Then & now: Beyond belief

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1934-35: Imprisoned by the British for political activities, Jaharwarlal Nehru, later to become India's first prime minister in 1947, wrote of India's religious problems in his autobiography:

'India is supposed to be a religious country above everything else, and Hindu and Muslim and Sikh and others take pride in their faiths and testify to their truth by breaking heads. The spectacle of what is called religion . . . in India and elsewhere, has filled me with horror, and I have frequently condemned it and wished to make a clean sweep of it. Almost always it seems to stand for blind belief and reaction, dogma and bigotry, superstition and exploitation, and the preservation of vested interests. And yet I knew well that there was something else in it, something which supplied a deep inner craving of human beings. How else could it have been the tremendous power it has been and brought peace and comfort to innumerable tortured souls? Was that peace merely the shelter of blind belief and absence of question, the calm that comes from being safe in harbour . . . or was it something more? In some cases certainly it was something more.'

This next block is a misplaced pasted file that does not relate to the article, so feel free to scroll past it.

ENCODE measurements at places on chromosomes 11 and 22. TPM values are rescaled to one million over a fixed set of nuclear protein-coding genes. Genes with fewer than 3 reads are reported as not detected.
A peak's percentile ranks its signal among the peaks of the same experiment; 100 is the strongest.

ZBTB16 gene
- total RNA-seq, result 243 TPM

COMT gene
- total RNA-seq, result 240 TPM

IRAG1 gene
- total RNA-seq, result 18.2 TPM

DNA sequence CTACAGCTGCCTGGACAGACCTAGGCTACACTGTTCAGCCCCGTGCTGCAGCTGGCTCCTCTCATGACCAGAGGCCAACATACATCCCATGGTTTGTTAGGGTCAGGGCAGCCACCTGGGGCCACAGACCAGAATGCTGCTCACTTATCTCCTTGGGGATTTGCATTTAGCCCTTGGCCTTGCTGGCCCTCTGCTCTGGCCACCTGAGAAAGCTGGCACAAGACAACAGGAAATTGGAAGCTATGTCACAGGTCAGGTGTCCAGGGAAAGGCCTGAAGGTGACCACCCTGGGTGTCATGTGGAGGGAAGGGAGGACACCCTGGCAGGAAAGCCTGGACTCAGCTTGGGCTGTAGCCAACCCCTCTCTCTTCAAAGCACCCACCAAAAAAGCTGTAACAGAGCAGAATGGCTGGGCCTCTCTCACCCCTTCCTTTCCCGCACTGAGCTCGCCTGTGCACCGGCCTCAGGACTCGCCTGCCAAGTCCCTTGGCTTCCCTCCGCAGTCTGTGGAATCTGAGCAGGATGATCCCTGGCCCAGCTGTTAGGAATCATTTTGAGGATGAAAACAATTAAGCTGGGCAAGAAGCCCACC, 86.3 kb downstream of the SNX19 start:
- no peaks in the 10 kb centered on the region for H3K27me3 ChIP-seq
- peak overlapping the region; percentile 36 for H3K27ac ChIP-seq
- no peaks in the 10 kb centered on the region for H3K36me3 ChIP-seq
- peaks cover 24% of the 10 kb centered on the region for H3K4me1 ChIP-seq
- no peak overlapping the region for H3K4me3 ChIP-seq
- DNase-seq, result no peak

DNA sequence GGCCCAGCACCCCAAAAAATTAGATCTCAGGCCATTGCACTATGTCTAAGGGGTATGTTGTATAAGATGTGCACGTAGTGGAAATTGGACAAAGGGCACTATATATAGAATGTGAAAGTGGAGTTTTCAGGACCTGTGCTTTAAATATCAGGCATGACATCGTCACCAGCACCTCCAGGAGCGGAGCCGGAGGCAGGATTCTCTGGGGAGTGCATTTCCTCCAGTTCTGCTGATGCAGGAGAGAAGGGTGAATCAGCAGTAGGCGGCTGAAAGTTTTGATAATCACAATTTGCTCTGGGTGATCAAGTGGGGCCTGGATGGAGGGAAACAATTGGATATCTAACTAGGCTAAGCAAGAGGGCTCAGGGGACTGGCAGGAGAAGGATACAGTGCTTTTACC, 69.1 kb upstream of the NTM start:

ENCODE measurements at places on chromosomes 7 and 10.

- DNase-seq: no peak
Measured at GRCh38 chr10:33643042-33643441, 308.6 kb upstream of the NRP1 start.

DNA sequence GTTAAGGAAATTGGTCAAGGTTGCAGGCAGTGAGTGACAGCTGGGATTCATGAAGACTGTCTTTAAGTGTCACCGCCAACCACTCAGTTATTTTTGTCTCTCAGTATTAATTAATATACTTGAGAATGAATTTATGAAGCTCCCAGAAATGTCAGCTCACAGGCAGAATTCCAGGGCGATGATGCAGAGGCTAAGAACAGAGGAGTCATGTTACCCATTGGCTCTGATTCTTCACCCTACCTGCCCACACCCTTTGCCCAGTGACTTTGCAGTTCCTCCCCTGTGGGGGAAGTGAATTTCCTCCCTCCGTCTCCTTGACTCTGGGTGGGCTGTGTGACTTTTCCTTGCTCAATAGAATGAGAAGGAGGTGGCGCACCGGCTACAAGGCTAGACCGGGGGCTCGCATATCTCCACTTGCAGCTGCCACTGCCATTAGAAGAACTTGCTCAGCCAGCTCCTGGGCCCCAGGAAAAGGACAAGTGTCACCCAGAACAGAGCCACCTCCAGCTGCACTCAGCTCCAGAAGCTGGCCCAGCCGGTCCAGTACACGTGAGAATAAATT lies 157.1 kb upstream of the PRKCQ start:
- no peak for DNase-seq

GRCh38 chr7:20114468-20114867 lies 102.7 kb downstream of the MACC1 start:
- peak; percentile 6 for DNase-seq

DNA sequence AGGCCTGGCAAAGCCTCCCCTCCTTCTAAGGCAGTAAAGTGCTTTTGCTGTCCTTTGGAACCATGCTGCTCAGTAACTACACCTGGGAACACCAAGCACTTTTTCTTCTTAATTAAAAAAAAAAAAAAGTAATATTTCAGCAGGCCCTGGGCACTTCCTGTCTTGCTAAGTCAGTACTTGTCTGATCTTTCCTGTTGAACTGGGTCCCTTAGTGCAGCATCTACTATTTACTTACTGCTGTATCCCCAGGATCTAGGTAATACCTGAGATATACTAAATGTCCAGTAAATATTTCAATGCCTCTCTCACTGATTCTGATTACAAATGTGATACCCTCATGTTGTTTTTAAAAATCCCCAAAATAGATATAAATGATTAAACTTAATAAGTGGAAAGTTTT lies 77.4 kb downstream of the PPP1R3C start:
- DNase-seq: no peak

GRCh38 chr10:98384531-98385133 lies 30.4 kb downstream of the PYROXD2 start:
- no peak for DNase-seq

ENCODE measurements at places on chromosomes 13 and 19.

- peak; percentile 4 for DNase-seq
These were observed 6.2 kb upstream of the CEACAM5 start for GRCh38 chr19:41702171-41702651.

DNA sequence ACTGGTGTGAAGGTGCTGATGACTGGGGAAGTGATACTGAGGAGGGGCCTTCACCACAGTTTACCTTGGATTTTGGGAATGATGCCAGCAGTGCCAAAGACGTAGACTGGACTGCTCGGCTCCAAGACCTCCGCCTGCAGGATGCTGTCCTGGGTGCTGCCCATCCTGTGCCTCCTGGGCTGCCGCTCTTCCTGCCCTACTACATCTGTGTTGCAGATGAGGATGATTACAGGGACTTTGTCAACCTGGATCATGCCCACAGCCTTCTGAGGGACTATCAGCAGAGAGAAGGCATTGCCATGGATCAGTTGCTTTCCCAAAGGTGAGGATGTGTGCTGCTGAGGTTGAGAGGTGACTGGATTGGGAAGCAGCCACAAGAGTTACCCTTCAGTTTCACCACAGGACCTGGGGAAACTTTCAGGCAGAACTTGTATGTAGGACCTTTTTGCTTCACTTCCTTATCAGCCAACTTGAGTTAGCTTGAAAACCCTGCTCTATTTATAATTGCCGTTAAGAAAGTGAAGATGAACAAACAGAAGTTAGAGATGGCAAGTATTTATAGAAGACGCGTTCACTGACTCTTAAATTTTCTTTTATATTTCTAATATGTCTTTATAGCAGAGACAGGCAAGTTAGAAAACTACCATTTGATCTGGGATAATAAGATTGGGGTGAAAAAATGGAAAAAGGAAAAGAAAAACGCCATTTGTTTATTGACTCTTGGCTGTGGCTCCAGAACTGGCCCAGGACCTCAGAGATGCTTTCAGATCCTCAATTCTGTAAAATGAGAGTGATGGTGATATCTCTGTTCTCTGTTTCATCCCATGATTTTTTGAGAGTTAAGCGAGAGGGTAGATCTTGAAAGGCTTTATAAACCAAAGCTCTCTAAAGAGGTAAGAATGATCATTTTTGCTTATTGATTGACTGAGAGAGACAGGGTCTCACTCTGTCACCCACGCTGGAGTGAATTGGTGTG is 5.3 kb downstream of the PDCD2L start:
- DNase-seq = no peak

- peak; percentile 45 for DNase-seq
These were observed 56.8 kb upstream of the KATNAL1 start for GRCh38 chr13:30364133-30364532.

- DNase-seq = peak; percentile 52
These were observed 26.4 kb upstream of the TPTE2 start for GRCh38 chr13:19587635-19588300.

11 December, 1992: Following five days of nationwide Hindu- Muslim violence in which about 1,000 people were killed, Indian Prime Minister P V Narasimha Rao said he would launch a pro-secularist campaign with like-minded parliamentary groups. Mr Rao said he and secularist allies would work out 'a large campaign to educate the people to fight against the forces of communalism'.